The past year has devastated New York City’s small businesses. Between March and June of last year, the city saw nearly 3,000 of its small businesses shut their doors for good, taking one out of every eight city jobs with them. With thousands more workers left in limbo amid an uncertain recovery, employment is not expected to recover its pre-pandemic employment levels until at least the end of 2024.
The hospitality industry was hardest hit. From Broadway to bodegas, more than seven in 10 workers in the sector were thrown out of work last April. Unless they are brought back into the fold soon, we can expect many of these workers to drop out of the labor force entirely.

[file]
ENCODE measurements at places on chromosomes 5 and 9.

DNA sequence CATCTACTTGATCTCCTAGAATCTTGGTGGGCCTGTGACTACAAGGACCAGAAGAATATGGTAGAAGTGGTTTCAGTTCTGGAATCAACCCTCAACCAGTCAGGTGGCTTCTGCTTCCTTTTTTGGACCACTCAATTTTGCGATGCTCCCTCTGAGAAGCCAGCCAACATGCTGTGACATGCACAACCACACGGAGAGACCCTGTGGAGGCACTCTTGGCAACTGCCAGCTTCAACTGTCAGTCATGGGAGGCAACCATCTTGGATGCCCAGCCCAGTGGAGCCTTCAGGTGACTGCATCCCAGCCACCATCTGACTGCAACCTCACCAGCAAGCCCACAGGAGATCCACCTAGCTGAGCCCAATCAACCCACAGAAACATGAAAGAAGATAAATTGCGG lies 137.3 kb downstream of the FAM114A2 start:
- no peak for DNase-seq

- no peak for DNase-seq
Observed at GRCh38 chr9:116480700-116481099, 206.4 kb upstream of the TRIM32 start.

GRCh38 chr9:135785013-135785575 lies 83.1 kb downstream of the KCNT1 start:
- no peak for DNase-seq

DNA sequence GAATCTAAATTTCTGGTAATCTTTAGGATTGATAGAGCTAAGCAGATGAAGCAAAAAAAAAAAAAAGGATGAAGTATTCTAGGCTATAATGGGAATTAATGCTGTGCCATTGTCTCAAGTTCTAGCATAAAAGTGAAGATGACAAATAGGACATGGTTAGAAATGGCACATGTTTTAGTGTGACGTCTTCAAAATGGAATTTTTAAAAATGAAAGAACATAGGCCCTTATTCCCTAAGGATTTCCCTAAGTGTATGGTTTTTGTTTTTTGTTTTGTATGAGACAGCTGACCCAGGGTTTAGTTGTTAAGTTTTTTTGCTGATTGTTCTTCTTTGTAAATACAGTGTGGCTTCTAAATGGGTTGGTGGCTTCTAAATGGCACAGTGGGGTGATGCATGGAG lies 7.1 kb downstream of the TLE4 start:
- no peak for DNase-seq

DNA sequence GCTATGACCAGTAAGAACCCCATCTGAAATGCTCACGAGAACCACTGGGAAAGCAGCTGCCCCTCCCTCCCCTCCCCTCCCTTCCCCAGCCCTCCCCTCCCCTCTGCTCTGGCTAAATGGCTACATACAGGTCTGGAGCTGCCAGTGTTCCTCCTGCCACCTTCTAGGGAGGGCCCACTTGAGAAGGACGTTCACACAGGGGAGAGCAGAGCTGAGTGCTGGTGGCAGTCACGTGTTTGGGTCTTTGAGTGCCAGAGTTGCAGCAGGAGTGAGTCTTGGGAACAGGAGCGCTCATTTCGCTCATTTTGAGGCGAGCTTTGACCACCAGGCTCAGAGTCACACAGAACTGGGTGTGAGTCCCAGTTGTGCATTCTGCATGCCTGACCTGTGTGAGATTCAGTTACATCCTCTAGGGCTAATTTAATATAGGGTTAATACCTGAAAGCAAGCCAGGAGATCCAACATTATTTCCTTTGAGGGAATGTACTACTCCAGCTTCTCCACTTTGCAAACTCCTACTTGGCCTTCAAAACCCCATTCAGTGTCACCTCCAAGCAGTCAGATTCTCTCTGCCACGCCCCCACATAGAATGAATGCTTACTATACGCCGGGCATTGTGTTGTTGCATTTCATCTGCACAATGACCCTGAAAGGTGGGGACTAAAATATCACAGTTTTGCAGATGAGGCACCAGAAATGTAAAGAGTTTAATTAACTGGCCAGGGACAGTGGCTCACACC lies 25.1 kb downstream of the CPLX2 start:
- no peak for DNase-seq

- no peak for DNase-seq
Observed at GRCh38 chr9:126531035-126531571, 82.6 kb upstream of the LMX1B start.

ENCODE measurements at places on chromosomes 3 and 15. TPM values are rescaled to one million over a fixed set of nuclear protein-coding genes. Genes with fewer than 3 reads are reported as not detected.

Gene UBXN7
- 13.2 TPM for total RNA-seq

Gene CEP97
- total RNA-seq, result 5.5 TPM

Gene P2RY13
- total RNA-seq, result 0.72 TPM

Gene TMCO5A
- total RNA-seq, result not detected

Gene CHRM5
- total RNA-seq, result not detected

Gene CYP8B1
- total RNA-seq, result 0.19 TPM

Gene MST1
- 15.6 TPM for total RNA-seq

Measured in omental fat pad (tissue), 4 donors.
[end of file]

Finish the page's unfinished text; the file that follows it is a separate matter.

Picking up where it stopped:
Putting New Yorkers back to work will require every effort from our city’s entrepreneurs and small businesses. Running a small business is hard, even in the best of times. In New York City, entrepreneurs face high costs, byzantine regulations, and fierce competition. New York’s next mayor should have one aim when it comes to economic competitiveness: making the city the best place to start and run a small business in America.
Join MI's director of state & local policy Michael Hendrix, and Manhattan Institute senior fellows Nicole Gelinas, Steven Malanga, and Rafael Mangual for this discussion on how New York can restart growth and gain competitiveness.